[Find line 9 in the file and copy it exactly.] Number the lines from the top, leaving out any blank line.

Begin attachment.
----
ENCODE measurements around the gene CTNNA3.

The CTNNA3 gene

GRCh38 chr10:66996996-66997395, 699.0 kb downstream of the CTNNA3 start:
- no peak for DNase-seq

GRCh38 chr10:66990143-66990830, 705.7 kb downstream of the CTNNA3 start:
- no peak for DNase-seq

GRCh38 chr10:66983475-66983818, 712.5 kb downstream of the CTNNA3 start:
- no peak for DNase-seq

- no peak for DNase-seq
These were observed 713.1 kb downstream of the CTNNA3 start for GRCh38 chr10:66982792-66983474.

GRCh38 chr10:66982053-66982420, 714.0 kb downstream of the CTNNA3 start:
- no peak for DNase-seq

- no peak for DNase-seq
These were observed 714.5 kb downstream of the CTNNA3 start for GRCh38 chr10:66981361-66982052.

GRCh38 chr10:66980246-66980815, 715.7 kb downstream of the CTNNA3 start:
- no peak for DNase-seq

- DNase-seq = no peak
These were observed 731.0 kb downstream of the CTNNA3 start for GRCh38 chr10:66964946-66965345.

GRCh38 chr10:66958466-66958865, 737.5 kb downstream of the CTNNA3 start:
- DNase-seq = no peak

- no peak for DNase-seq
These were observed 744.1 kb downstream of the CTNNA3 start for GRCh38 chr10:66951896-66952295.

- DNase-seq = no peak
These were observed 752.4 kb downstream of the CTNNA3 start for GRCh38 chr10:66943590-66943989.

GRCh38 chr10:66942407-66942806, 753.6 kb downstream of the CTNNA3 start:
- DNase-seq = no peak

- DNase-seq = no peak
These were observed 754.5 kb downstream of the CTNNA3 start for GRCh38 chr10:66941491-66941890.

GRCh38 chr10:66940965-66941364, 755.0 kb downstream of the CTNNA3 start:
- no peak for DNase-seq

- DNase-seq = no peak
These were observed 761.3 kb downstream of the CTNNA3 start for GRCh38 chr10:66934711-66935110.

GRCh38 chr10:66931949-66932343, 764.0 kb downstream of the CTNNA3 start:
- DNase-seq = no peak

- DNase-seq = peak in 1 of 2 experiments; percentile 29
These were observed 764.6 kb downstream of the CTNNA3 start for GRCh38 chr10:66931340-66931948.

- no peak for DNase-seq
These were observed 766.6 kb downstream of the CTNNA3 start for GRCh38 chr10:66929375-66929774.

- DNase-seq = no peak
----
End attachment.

- no peak for DNase-seq